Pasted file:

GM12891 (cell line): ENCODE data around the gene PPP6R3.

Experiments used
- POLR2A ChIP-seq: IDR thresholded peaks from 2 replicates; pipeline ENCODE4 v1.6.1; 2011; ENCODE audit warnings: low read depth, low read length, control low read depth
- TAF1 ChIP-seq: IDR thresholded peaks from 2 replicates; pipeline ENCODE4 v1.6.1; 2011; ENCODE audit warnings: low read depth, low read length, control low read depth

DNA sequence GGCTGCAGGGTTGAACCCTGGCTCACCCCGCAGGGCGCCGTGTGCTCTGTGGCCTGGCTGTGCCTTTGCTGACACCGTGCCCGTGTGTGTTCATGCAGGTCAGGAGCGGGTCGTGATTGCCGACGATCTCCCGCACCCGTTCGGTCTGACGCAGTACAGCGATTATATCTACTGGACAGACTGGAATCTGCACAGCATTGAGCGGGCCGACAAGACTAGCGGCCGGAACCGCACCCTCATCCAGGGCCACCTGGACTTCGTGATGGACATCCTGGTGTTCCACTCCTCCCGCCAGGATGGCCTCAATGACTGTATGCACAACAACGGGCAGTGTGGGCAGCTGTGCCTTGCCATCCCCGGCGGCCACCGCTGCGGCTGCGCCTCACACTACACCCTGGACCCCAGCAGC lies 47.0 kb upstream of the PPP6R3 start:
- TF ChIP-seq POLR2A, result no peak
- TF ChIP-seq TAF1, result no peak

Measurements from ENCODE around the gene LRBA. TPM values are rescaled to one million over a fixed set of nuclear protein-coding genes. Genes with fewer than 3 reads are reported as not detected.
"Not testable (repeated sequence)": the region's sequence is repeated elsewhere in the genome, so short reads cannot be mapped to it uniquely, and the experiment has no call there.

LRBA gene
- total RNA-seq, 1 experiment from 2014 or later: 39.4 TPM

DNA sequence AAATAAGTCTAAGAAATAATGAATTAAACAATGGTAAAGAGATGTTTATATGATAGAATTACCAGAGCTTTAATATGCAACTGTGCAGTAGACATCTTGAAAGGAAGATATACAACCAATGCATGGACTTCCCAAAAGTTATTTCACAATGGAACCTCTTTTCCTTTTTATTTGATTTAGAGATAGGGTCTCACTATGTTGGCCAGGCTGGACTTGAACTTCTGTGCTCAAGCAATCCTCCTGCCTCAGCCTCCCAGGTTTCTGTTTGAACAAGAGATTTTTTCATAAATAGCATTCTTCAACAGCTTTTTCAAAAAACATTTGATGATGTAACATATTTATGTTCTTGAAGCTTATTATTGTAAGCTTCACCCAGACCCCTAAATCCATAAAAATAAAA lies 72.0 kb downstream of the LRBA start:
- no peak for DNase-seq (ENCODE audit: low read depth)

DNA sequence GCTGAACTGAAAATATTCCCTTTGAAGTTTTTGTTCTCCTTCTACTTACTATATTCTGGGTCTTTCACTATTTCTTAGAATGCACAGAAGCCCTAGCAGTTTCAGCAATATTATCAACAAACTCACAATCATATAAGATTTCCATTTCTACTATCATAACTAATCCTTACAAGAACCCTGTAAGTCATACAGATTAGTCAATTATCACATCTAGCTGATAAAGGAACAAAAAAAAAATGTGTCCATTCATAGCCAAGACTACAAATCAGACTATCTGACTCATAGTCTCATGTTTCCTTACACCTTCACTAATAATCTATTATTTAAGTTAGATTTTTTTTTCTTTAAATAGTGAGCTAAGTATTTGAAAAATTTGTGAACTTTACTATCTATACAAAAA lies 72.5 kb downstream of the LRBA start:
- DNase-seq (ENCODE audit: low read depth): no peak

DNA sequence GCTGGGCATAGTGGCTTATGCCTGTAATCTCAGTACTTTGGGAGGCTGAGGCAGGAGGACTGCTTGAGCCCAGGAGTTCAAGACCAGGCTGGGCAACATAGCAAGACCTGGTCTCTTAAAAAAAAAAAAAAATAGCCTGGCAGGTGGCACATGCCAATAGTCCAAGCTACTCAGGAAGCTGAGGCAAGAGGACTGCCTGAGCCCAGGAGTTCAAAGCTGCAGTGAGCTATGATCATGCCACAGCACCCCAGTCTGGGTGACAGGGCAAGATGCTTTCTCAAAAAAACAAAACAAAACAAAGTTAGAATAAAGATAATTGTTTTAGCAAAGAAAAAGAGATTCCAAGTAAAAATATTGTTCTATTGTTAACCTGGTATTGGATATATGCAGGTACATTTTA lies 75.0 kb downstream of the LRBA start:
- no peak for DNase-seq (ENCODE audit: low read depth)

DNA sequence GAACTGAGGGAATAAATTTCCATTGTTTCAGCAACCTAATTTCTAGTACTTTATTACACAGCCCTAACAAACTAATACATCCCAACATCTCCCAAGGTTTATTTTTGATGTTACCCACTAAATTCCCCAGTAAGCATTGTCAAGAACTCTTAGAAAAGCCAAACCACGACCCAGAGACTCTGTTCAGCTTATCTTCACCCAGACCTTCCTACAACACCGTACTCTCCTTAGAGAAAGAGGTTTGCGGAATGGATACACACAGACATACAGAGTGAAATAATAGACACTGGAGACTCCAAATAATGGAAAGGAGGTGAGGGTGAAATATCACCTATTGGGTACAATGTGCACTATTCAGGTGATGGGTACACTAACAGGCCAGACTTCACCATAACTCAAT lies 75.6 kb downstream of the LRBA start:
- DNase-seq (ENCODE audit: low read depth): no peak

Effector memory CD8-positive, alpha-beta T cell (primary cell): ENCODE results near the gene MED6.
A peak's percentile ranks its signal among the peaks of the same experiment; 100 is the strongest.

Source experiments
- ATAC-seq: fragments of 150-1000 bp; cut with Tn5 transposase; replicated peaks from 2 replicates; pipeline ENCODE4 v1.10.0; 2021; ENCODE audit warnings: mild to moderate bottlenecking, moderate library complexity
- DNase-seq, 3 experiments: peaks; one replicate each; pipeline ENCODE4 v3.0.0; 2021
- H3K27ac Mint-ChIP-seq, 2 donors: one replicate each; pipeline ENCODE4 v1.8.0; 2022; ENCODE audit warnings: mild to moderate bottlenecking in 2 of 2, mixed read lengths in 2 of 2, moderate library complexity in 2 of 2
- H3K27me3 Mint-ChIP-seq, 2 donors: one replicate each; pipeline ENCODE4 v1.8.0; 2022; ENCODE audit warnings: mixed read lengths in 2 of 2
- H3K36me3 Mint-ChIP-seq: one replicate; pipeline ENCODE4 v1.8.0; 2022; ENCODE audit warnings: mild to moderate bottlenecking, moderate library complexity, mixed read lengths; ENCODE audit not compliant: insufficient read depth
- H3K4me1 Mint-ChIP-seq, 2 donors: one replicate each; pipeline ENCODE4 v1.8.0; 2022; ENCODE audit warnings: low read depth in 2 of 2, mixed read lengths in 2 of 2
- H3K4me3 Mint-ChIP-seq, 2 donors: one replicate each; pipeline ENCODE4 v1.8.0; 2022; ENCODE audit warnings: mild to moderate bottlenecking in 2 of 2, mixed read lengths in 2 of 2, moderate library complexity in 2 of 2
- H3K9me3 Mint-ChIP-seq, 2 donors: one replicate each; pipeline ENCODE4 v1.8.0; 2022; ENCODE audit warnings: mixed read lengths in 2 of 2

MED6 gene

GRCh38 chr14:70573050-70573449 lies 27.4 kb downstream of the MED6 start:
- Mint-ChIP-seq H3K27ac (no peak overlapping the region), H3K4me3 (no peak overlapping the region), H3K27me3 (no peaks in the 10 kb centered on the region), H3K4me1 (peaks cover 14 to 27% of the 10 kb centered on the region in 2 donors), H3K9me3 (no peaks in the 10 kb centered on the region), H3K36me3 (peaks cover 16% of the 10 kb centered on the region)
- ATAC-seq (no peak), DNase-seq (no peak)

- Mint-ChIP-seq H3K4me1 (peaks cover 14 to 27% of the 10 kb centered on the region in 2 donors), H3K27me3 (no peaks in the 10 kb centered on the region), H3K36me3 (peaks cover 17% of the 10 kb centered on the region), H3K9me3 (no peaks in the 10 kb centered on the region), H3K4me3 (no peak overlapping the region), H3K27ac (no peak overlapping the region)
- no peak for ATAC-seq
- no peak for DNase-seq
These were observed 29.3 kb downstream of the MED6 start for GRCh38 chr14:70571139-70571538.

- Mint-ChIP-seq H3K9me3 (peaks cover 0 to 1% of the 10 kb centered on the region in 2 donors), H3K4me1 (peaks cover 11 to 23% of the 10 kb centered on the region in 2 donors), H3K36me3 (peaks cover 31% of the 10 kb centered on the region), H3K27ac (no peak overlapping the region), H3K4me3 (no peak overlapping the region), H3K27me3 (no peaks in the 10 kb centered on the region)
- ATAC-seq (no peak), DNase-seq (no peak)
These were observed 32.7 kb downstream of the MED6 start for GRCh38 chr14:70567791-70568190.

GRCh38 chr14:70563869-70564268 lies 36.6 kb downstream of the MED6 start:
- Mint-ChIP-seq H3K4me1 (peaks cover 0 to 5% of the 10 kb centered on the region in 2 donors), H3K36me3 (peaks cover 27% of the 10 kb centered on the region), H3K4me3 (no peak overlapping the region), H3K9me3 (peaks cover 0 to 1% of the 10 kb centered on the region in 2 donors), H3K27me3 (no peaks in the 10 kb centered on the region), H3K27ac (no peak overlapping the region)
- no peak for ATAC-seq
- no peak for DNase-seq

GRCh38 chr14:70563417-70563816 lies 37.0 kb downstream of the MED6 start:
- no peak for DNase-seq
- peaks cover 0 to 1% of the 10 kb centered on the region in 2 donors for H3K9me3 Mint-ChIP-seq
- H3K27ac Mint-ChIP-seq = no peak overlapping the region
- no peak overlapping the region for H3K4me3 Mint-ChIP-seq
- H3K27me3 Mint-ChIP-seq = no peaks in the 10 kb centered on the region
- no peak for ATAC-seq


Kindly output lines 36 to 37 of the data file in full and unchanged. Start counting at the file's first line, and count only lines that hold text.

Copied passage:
- no peak for ATAC-seq
- no peak for DNase-seq